A double dental frenectomy for my son

In October, my son had a double frenectomy. If you haven’t heard of that, join the club. I had never heard of a frenectomy until last June when my son’s dentist referred him to an orthodontist.

Jase doesn’t need braces (yet) but his dentist felt it would be good to make an appointment and let her get a base line of his mouth. When we went to that appointment in June, the orthodontist took x-rays and measurements. One thing she noted is that the frenum under his tongue was tight. This didn’t allow his tongue to lie properly in his mouth (when not talking or eating your tongue should touch the roof of your mouth).

She said this tightness could cause problems with his speech (he has had speech therapy before) as well as the development of his mouth and jaw. She referred us to Mira, a therapist who specializes in Oral and Facial Muscle Dysfunction for evaluation.

Mira worked with Jase to see if they could stretch the tissue under his tongue and give him the range of motion that he should have. But it wasn’t enough, so she referred us to a periodontist, who evaluated Jase and agreed he should have a lingual frenectomy to release his tongue. She also said the tissue from the upper lip to his gum was tight which might be what was causing the space between his front teeth and might contribute to his open mouth breathing. This procedure for the top is a labial frenectomy. She recommended correcting them both at the same time.

This is done by a surgical procedure in which she uses a laser to cut the band of tissue to relieve the tightness. Even though this is a very common procedure, the words surgery and laser worried Jase. Now while the procedure can be done under a local anesthetic, we opted to have a stronger medicine to relax him.

It worked. He took the liquid medicine while sitting on a couch in the waiting room. He swears only five minutes passed when I was telling him that as soon as he felt better we could go home. But instead of five minutes, it had been more like an hour since he took the medicine. Though he says he remembers nothing, he was aware during the procedure though his speech was slurred. It took her no time to use her laser and do both procedures. It took longer for the medicine to wear off.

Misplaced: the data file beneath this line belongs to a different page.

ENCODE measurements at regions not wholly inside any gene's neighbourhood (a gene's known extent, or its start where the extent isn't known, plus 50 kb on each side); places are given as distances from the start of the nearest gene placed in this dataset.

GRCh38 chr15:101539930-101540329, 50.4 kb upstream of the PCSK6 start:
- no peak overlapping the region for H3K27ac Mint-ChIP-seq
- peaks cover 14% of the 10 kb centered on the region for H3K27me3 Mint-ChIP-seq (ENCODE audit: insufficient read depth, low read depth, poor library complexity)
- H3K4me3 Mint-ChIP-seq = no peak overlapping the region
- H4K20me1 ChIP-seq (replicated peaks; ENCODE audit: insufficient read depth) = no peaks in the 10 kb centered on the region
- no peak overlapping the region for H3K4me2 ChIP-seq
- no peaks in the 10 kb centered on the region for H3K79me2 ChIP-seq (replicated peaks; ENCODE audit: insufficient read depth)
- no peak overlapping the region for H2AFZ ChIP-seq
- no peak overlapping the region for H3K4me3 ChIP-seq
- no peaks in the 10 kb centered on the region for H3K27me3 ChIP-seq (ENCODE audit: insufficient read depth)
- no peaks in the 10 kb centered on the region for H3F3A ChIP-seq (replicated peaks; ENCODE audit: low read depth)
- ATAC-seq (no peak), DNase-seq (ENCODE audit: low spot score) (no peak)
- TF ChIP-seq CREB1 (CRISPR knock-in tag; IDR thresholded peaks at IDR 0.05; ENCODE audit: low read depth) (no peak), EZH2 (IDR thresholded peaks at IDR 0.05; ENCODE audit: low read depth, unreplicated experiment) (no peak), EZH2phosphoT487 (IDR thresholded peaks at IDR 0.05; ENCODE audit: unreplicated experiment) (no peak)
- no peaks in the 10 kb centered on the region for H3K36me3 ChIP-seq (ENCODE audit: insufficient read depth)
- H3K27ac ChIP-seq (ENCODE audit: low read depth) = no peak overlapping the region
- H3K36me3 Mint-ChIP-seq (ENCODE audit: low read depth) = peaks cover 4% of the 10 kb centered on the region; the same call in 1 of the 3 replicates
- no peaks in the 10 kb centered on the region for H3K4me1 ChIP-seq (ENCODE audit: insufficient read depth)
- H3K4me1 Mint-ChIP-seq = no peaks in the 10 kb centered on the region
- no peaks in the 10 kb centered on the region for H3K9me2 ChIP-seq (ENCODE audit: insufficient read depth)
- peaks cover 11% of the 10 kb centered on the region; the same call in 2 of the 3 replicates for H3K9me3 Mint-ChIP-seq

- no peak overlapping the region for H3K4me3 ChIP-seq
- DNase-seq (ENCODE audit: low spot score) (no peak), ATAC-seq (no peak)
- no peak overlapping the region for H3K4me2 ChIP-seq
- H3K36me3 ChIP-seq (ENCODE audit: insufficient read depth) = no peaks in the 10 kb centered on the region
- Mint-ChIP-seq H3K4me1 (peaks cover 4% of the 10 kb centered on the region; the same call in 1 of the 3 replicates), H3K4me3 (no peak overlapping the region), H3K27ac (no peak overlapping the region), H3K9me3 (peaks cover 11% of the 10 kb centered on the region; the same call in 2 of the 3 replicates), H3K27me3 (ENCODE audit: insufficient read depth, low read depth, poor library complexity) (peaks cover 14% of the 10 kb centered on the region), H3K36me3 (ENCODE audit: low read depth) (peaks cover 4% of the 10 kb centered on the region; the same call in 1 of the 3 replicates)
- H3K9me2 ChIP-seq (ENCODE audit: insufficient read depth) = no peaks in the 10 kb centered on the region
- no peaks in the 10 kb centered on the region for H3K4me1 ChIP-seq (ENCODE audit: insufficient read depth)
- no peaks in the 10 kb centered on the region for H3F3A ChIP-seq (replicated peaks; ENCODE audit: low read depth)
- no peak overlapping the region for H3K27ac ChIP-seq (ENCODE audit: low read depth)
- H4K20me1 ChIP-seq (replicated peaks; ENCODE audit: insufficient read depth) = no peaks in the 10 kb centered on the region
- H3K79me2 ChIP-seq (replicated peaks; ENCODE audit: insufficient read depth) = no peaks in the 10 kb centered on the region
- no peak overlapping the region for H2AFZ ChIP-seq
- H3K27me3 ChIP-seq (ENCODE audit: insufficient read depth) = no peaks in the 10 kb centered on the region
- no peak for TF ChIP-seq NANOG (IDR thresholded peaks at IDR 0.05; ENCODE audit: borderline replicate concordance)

Once it did, we headed to Mira’s office. To ensure that the tongue remained free and didn’t reattach, there was a list of exercises she wanted him to do over the weekend. Already nauseous from the medicine, Jase hated those exercises the first day. But he did them.

And he continues to do new exercises to help train his tongue to rest in the place it should and to encourage his tongue to use its newfound mobility. Jase says his tongue feels freer. Mira also has noticed subtle changes in his face already. These professionals said this would benefit him but I think it is one of those things that could go either way. Did he have to have this done? Probably not but hopefully now that we have done it, we will see some benefits. Only time will tell.

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Featured Author Recap of Fantasy Authors

Here is is November, and I don’t have an author scheduled for today so I am highlighting three past authors featured on my website that write fantasy novels.

(If you are an author and would like too be featured, I have openings in November, December and beyond. Click here for more information.)

 

Diana Rubino

Her time-traveling romance novel, Dark Brew, was released in July 2016. You can check out her interview here.

Amy Elizabeth Davis

Her humorous book, Darcy Bites: Pride and Prejudice with Fangs, came out in 2015. To read an excerpt and check out her book trailer, click here.

 

H M Sealey